Whey Protein

Protein contains amino acids, the building blocks of our bodies. They form and fortify the tissues that make up our bodies, aid in synthesis of enzymes, hormones and neurotransmitters, and supply metabolic energy.

Whey protein has the highest biological value of any natural protein – it is higher than eggs, fish or meat. Many whey protein powders go through processes that filter off the fat and lactose, leaving the protein, and hydrolysation, which makes the whey easier to digest.

Blood sugar control. Blood sugar levels can be controlled by ensuring that simple carbohydrates are always consumed in the presence of protein or fibre. This slows down the release of sugar into the bloodstream, protecting the insulin-producing cells of the pancreas from stress that could lead to type 2 diabetes or its predecessor, syndrome X, in which the insulin mechanism is compromised, leading to permanently raised levels of insulin and increased weight.

Convalescence. Sufficient protein is necessary to help recovery from illness.

Weight control. Reduced food intake can compromise protein intake, which can lead to a reduction in muscle protein and loss of strength. Since muscle is also more metabolically active than fat, a diet with insufficient protein may actually become less effective.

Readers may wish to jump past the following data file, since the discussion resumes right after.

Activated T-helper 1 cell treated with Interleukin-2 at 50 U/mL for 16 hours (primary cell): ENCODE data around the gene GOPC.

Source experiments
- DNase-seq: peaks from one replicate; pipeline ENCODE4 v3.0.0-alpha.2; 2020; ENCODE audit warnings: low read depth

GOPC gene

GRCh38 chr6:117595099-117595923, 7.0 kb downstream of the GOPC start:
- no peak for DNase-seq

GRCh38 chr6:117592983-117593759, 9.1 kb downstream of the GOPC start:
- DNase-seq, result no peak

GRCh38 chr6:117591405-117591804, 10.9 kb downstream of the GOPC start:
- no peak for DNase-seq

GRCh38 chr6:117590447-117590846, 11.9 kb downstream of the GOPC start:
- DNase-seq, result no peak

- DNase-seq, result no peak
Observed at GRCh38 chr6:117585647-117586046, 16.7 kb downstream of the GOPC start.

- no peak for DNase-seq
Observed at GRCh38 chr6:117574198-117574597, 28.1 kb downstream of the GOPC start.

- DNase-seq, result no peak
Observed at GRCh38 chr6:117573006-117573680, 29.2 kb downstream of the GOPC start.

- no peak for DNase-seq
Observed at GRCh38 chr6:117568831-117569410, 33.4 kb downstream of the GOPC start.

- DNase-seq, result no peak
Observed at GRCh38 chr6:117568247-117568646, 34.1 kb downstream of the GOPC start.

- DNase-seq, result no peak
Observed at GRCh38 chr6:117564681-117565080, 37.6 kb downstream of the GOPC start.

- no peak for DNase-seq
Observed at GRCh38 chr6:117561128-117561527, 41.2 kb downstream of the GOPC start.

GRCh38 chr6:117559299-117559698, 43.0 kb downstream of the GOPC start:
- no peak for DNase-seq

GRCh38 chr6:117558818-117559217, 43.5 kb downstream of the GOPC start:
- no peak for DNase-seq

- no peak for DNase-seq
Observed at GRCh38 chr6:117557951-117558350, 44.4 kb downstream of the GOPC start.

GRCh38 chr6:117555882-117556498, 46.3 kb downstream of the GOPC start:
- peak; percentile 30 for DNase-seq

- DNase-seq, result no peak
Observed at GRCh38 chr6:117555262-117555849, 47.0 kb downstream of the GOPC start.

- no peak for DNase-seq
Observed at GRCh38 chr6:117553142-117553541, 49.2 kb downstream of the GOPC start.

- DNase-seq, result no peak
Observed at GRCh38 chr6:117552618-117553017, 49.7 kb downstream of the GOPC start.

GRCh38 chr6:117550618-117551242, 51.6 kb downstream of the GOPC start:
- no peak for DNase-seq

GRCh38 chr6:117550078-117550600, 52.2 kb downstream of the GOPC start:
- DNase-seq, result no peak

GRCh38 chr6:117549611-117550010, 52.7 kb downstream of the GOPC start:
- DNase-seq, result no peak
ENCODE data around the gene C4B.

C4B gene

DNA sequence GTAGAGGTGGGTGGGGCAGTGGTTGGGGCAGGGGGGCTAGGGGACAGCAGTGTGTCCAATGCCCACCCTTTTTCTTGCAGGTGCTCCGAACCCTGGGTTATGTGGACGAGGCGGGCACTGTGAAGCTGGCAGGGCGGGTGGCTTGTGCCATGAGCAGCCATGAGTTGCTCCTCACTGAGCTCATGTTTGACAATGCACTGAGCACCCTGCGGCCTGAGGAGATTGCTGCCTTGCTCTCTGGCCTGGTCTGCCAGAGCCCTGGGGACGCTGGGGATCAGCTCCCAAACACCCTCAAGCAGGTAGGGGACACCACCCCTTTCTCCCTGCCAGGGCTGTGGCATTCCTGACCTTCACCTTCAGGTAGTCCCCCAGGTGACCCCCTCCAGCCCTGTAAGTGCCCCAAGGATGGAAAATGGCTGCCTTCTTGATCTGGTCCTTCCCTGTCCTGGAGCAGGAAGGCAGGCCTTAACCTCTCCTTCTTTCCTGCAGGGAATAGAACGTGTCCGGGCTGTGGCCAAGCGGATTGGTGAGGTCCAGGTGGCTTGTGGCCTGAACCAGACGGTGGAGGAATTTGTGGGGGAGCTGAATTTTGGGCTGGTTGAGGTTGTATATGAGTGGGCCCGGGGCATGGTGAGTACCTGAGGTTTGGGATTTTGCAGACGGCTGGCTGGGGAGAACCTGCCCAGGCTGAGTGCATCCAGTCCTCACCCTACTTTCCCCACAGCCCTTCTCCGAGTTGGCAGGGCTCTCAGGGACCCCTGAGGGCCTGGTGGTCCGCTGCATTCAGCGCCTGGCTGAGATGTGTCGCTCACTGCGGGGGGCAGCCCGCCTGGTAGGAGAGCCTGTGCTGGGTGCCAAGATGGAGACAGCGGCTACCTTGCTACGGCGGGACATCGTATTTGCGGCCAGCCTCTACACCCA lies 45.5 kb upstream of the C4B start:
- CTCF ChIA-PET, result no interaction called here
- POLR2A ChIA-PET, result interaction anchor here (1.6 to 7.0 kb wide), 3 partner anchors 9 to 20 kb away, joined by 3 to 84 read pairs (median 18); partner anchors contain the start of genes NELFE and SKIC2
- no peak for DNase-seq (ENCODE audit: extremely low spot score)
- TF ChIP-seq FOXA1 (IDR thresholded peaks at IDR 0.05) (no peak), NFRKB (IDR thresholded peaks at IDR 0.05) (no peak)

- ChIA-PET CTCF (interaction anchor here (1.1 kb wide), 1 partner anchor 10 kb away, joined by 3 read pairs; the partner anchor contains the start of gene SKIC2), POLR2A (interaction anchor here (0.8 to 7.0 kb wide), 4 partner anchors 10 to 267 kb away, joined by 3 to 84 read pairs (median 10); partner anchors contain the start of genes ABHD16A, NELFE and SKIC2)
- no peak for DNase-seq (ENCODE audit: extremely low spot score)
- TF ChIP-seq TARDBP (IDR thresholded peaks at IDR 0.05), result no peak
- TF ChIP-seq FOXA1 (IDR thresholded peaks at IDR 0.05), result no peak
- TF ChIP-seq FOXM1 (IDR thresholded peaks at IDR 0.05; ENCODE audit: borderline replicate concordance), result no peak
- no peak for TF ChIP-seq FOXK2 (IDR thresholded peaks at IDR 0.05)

Immune system. Whey is a good source of lactalbumin and immunoglobulins, both of which play an important role in immune function. It also contains lactoferrin, an iron-carrying protein that inhibits the growth of harmful bacteria and fungi, while promoting the action of some probiotics.

Requirement. Protein requirement varies, depending on age and activity levels. The requirement for females over 25 is considered to be between 40 and 50 g per day, depending on level of exercise, and for males over 25 between 50 and 60 g. Athletes may need as much as 2 g per kilo of body weight.

Children need sufficient protein in order to grow, probably between 20 and 30 g per day, depending on age. People over 65, who tend to eat fewer calories, must ensure that they keep up their levels of good-quality protein.

Sport. Whey is one of the richest natural sources of branched-chain amino acids (BCAAs). These three amino acids supply alternative fuel to help preserve muscle tissue during exercise, decreasing the breakdown of muscle. Taking whey protein after a work-out helps to repair muscle and maximise lean body mass and strength.

Tissue repair. Protein is necessary for the repair of any damage to the tissues, including osteo-arthritis. It is particularly important for burn injuries and is of great benefit after surgery.

An important contraindication to whey protein is kidney disease – check safe levels of protein intake with a doctor.

Do not use protein powder as a meal replacement.


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Whey Protein

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